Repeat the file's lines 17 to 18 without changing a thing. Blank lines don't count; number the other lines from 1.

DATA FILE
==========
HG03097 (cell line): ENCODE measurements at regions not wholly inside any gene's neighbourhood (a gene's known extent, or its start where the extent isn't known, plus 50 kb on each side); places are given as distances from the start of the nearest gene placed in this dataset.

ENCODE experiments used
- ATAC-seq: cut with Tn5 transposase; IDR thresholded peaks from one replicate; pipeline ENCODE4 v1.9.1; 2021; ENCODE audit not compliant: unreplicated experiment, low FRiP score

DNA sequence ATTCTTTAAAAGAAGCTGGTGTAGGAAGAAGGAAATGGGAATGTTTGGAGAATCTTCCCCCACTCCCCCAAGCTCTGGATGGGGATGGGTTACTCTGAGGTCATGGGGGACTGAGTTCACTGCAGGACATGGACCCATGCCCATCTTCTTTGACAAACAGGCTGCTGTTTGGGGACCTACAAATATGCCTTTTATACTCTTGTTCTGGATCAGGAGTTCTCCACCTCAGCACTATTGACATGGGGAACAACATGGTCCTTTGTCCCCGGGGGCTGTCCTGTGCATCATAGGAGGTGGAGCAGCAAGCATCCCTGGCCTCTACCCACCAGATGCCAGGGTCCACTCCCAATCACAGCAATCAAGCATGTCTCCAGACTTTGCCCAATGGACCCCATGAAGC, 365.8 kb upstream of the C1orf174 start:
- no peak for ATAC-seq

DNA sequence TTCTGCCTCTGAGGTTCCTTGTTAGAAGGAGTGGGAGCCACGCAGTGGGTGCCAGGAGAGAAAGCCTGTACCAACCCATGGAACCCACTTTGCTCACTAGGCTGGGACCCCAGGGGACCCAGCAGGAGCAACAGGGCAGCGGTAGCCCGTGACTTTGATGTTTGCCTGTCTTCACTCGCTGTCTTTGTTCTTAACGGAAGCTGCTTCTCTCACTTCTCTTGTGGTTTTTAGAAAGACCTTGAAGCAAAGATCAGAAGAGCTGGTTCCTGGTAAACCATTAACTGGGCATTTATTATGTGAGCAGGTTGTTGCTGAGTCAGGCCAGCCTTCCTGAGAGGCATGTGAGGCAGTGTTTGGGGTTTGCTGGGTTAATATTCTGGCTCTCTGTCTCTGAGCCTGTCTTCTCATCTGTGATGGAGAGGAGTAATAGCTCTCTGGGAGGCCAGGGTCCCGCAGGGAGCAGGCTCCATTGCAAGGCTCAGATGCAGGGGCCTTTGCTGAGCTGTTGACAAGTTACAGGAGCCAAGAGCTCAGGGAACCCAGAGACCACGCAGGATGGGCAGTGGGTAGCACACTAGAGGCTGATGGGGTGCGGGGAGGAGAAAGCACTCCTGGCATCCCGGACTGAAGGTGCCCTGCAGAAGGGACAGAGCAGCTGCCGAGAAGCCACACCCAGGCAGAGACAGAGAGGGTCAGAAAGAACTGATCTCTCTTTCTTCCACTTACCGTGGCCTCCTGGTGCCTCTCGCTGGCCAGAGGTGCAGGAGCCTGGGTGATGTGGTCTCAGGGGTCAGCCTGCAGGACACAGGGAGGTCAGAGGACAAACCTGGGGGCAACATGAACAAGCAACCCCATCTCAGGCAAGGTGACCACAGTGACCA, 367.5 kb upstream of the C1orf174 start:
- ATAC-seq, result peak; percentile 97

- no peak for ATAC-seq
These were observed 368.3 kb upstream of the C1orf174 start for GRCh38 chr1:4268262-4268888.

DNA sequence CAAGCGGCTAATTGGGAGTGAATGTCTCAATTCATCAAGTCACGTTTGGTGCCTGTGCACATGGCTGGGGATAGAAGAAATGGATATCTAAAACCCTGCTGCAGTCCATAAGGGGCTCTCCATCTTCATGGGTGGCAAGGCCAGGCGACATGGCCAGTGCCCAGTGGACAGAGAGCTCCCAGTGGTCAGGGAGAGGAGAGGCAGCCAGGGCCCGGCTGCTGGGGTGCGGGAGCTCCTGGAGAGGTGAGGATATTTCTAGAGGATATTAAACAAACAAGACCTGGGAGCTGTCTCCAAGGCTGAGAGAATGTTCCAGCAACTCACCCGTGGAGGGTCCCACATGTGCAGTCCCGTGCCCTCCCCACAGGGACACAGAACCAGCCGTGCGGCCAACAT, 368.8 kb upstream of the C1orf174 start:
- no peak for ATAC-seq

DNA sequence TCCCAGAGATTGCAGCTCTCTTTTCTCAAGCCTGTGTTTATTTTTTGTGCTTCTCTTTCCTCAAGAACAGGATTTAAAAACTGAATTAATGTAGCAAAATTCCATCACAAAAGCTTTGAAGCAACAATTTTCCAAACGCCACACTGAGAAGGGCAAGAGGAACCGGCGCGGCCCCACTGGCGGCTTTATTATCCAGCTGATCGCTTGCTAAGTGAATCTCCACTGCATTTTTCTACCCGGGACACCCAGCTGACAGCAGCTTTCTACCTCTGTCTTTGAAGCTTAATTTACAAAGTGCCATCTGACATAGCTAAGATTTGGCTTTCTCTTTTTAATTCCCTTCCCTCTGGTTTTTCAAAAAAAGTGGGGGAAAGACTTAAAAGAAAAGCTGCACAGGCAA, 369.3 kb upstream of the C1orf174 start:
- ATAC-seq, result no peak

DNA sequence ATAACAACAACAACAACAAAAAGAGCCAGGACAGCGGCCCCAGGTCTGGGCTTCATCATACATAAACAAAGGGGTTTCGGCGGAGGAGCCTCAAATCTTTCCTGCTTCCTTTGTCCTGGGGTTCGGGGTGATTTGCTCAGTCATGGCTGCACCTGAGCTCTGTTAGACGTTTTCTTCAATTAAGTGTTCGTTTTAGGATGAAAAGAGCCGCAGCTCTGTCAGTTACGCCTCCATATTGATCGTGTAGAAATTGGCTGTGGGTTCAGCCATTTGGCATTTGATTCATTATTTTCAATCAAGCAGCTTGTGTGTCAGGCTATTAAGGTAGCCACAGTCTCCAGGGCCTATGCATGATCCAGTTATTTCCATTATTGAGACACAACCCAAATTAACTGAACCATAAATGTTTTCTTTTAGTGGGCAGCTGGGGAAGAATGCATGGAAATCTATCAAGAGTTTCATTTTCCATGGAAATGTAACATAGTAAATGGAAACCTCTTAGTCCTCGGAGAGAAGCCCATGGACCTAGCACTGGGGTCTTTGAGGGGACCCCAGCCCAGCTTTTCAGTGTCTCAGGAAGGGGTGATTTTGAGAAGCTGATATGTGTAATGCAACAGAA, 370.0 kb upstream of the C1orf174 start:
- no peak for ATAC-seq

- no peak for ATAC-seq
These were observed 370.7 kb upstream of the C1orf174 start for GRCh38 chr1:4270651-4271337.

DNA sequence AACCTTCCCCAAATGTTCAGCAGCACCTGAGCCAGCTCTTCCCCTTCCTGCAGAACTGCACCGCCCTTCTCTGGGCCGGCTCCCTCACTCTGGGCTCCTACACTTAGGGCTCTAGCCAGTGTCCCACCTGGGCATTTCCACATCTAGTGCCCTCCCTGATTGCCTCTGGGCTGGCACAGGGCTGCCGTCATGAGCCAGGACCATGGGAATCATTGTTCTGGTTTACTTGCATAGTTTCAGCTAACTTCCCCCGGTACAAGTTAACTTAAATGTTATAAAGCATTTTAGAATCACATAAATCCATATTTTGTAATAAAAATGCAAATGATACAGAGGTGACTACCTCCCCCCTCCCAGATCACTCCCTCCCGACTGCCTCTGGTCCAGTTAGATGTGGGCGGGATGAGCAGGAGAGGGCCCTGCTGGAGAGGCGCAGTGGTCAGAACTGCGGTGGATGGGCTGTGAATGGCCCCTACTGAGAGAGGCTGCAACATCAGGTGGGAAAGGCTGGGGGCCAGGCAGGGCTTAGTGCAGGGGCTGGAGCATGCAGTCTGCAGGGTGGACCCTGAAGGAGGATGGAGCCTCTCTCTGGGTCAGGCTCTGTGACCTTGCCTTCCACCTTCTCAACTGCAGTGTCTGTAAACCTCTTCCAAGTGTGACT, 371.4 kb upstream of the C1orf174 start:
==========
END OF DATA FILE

These were observed 370.7 kb upstream of the C1orf174 start for GRCh38 chr1:4270651-4271337.

DNA sequence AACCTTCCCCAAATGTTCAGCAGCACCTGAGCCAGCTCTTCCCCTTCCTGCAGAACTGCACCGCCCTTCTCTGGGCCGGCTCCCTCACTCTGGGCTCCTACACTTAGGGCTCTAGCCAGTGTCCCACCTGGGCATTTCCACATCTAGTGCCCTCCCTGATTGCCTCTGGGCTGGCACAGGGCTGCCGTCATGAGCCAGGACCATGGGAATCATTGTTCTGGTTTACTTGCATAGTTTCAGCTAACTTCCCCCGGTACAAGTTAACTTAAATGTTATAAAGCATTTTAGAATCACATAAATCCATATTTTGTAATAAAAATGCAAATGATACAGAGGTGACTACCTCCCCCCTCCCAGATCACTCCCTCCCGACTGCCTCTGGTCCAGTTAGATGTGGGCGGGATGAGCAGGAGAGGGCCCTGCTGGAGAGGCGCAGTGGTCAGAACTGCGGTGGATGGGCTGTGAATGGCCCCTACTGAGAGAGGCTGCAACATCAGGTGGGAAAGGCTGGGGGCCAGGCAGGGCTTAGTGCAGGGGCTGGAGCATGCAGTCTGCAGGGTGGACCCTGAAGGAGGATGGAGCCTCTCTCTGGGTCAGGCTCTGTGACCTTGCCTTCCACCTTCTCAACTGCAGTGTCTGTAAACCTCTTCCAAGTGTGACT, 371.4 kb upstream of the C1orf174 start: